“How Deeply Ableist is Mainstream Media”
(Not Dead Yet — July 19, 2020)
A man named Michael Hickson died on June 11, 2020.  He was denied food and fluids for 6 days.  He was a Black man.  His wife, Melissa, had ample evidence that his death was deliberate and was the result of prejudice.  Yet almost no stories in the mainstream media mention his death and outrage is coming from the disability rights movement and a few shocked ethicists.  Michael was quadriplegic.
More on Disability Perspective
More on Quality of Life

“The Deadly ‘Quality of Life’ Ethic”
(First Things — July 6, 2020)
Something evil happened recently in Austin. Michael Hickson, a forty-six-year-old African-American man with quadriplegia and a serious brain injury, was refused treatment at St. David Hospital South Austin while ill of CVI-19.
Also see: Futile Care

“Quadriplegic coronavirus patient, 46, dies after Texas hospital stop treating him because ‘it wouldn’t improve his quality of life'”
(Daily Mail — July 3, 2020)
Shortly after arriving, a physician told Michael Hickson’s wife, Melissa, that he didn’t think treatment would improve her husband’s quality of life due to his disabilities…
In a recorded video, the doctor told Melissa that patients who were being treated with a drug were “walking and talking” unlike her husband.
More on Disability Perspective
More on Quality of Life

“Searching for Fairness: Examining the Texas Advance Directives Act in Light of the Clear and Convincing Evidence Standard”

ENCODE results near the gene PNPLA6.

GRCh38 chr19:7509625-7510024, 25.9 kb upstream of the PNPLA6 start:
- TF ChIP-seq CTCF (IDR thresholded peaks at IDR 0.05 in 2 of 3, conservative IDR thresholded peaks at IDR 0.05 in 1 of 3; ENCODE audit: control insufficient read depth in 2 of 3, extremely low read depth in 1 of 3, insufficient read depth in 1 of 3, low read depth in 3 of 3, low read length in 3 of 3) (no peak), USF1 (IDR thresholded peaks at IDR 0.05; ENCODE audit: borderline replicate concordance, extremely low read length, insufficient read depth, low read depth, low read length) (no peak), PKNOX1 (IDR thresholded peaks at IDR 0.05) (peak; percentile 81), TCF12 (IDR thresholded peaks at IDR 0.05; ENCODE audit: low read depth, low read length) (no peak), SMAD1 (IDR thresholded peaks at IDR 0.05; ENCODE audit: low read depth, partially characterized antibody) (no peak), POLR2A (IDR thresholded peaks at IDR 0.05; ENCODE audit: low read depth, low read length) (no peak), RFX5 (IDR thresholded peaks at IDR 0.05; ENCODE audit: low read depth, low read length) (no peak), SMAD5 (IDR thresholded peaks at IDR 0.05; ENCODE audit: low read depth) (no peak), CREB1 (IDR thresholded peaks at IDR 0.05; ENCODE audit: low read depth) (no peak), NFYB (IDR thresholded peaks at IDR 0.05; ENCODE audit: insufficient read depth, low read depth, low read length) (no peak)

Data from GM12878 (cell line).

(Houston Law Review — Vol. 56, Issues 3, 2019, March 01, 2019)
“TADA will continue to allow physicians and hospitals to unilaterally remove life-sustaining treatment from those whom these doctors deem unworthy to continue treating.  The best relief would be if the statute were repealed altogether of amended so that at least there would be more time to find another facility to take the patient.”

“Frisco hospice owner urged nurses to overdose patients so they would die quicker, FBI says”
(Source:  Dallas Morning News — TX — March 29, 2015)
The owner of a Frisco medical company regularly directed nurses to overdose hospice patients with drugs such as morphine to speed up their deaths and maximize profits and sent text messages like, “You need to make this patient go bye-bye,” an FBI agent wrote in an affidavit for a search warrant obtained by NBC 5.
More on hospice

“A tragic end for a tiny child prompts family to campaign for euthanasia”
(Washington Post — March 28, 2014)
“[T]he family of Natalie Newton made the decision to remove her feeding tube and let her starve to death….Newton said the ordeal has tramatized his family and now he’s seeking to change the laws in Texas. The family is petitioning Texas Gov. Rick Perry to make legal the option to euthanize.”

“NDY President Diane Coleman Submits Comments on Futile Care Policies”
(April 22, 2013)